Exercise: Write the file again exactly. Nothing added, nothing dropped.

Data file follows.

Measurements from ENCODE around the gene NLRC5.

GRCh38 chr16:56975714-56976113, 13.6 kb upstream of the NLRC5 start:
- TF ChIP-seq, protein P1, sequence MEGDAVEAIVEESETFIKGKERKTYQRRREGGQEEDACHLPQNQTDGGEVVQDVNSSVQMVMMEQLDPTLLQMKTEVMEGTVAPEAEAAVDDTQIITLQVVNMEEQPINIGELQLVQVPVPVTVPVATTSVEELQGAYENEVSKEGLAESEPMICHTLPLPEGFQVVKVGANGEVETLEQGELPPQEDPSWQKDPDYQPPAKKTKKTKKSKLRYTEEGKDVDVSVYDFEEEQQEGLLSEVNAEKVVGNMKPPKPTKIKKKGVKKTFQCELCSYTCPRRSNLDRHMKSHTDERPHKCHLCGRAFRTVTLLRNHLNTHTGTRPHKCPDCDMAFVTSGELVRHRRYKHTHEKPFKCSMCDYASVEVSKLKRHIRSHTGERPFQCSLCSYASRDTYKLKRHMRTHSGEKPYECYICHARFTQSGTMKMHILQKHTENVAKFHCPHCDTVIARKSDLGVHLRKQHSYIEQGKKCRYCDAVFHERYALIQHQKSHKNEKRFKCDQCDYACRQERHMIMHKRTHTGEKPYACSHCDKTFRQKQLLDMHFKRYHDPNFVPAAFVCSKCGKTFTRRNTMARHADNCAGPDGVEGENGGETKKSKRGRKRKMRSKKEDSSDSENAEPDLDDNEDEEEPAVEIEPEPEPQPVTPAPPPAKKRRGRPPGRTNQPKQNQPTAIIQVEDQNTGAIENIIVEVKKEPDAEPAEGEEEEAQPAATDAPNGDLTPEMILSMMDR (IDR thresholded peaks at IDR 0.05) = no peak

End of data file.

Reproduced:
Measurements from ENCODE around the gene NLRC5.

GRCh38 chr16:56975714-56976113, 13.6 kb upstream of the NLRC5 start:
- TF ChIP-seq, protein P1, sequence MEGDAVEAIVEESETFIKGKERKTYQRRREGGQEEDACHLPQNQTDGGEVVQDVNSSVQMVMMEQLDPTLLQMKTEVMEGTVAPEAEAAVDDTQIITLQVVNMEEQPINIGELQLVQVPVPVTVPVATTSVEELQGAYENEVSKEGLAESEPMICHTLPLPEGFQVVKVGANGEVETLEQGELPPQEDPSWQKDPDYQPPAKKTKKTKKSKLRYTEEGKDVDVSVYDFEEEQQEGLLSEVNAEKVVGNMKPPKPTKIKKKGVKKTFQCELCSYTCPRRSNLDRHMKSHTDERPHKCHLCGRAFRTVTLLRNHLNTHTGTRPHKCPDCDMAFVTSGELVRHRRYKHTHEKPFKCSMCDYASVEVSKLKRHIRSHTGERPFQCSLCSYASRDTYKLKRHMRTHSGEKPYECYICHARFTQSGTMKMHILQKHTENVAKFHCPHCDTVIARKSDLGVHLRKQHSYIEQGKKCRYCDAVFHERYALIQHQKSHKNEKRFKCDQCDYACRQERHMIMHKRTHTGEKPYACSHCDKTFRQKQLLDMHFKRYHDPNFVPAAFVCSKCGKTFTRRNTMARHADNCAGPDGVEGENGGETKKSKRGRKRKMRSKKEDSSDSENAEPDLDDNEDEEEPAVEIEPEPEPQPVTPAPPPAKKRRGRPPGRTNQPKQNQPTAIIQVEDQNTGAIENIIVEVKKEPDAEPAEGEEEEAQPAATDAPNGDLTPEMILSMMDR (IDR thresholded peaks at IDR 0.05) = no peak